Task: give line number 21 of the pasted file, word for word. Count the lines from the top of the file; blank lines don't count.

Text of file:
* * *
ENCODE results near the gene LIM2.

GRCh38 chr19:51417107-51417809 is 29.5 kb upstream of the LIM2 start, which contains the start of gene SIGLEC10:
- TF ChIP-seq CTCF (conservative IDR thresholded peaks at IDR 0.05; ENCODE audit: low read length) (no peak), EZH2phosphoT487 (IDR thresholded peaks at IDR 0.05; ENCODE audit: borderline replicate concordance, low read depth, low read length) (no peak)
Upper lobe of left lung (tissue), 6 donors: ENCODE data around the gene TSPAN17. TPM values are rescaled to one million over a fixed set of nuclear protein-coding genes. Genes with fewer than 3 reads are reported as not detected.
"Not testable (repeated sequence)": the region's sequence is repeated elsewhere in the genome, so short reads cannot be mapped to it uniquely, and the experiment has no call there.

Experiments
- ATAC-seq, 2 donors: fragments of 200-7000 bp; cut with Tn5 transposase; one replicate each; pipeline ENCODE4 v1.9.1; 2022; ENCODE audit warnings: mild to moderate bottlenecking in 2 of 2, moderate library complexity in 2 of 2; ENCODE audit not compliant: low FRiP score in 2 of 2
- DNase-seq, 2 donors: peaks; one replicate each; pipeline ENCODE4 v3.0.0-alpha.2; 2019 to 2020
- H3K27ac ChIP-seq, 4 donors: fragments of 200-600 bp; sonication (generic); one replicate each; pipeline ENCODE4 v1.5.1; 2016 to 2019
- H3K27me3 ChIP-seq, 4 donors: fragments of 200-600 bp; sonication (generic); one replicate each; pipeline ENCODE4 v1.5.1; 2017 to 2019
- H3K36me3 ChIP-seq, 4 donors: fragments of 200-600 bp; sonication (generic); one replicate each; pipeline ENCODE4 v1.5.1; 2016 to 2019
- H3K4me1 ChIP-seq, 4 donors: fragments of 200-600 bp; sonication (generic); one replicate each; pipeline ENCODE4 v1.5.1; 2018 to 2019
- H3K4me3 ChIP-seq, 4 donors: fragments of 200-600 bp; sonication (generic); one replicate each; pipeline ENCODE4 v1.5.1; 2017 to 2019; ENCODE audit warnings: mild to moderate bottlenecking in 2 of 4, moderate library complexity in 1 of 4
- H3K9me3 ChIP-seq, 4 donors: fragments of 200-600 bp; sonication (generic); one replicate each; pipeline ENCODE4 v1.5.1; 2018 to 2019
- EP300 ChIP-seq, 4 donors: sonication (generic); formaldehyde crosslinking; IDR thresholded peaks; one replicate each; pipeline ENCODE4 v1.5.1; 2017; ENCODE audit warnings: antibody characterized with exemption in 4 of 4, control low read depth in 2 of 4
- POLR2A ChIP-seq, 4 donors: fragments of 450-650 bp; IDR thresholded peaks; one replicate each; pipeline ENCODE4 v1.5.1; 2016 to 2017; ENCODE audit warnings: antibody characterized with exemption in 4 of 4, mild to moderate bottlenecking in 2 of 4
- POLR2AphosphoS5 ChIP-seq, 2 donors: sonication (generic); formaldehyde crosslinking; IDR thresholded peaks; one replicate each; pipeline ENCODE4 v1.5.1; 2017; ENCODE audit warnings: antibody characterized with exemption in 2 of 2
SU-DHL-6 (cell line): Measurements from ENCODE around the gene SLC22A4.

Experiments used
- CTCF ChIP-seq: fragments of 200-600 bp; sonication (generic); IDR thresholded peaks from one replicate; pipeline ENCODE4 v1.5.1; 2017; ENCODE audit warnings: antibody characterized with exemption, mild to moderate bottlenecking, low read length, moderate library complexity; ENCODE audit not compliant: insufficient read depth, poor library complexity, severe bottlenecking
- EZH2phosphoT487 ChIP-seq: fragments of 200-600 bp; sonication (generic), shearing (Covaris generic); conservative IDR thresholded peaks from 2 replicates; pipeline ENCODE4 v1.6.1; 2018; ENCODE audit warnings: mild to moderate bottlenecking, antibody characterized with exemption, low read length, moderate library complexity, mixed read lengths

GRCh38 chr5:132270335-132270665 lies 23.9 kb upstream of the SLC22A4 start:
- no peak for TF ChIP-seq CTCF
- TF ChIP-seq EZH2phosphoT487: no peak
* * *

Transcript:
- EZH2phosphoT487 ChIP-seq: fragments of 200-600 bp; sonication (generic), shearing (Covaris generic); conservative IDR thresholded peaks from 2 replicates; pipeline ENCODE4 v1.6.1; 2018; ENCODE audit warnings: mild to moderate bottlenecking, antibody characterized with exemption, low read length, moderate library complexity, mixed read lengths